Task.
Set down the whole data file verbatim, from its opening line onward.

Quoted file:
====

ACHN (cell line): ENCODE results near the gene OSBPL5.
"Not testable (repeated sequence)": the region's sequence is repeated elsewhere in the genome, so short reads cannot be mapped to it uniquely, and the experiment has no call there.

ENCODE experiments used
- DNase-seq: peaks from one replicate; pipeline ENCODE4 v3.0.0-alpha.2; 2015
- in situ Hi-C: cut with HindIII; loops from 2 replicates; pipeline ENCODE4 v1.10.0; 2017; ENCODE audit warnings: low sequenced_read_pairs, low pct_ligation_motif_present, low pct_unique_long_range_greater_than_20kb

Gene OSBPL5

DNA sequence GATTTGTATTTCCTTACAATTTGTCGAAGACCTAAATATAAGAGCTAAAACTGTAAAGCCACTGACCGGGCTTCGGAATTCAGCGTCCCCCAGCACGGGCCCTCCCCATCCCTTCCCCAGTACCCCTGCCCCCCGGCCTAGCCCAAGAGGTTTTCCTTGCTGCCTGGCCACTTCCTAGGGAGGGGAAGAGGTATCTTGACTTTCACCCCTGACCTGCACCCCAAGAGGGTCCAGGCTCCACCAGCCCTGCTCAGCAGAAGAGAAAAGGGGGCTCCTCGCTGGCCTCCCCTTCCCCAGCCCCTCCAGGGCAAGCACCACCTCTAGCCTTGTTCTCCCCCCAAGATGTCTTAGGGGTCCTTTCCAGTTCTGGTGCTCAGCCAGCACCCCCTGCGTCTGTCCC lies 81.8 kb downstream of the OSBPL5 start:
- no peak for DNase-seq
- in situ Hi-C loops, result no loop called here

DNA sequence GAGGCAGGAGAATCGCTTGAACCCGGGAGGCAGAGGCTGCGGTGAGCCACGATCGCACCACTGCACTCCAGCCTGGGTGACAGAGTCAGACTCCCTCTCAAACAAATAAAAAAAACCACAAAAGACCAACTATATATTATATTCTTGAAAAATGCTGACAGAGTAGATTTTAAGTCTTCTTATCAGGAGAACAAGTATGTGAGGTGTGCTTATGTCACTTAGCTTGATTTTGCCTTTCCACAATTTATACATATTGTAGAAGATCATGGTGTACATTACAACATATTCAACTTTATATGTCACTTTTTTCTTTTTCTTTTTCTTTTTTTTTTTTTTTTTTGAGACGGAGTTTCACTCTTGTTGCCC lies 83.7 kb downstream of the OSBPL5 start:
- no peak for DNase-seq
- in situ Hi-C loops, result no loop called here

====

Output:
ACHN (cell line): ENCODE results near the gene OSBPL5.
"Not testable (repeated sequence)": the region's sequence is repeated elsewhere in the genome, so short reads cannot be mapped to it uniquely, and the experiment has no call there.

ENCODE experiments used
- DNase-seq: peaks from one replicate; pipeline ENCODE4 v3.0.0-alpha.2; 2015
- in situ Hi-C: cut with HindIII; loops from 2 replicates; pipeline ENCODE4 v1.10.0; 2017; ENCODE audit warnings: low sequenced_read_pairs, low pct_ligation_motif_present, low pct_unique_long_range_greater_than_20kb

Gene OSBPL5

DNA sequence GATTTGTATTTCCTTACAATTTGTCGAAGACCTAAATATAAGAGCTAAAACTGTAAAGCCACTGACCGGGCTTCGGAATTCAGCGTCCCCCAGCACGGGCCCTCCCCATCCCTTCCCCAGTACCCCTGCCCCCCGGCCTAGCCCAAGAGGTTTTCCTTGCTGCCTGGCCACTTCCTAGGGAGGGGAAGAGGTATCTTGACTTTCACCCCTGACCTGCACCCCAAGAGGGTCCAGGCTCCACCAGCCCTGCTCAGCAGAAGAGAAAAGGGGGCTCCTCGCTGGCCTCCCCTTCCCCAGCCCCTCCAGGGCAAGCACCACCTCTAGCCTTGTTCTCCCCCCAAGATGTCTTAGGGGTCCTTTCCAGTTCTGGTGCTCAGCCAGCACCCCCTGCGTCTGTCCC lies 81.8 kb downstream of the OSBPL5 start:
- no peak for DNase-seq
- in situ Hi-C loops, result no loop called here

DNA sequence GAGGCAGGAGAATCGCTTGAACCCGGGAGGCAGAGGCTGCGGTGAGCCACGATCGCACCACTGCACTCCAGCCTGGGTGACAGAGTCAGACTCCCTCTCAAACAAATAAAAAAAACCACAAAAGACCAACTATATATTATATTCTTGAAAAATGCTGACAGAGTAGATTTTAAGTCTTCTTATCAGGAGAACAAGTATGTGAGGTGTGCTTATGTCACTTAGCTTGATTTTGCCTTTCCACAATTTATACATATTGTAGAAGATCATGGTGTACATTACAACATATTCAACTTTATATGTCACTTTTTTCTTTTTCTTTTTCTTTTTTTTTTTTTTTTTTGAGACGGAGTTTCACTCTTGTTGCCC lies 83.7 kb downstream of the OSBPL5 start:
- no peak for DNase-seq
- in situ Hi-C loops, result no loop called here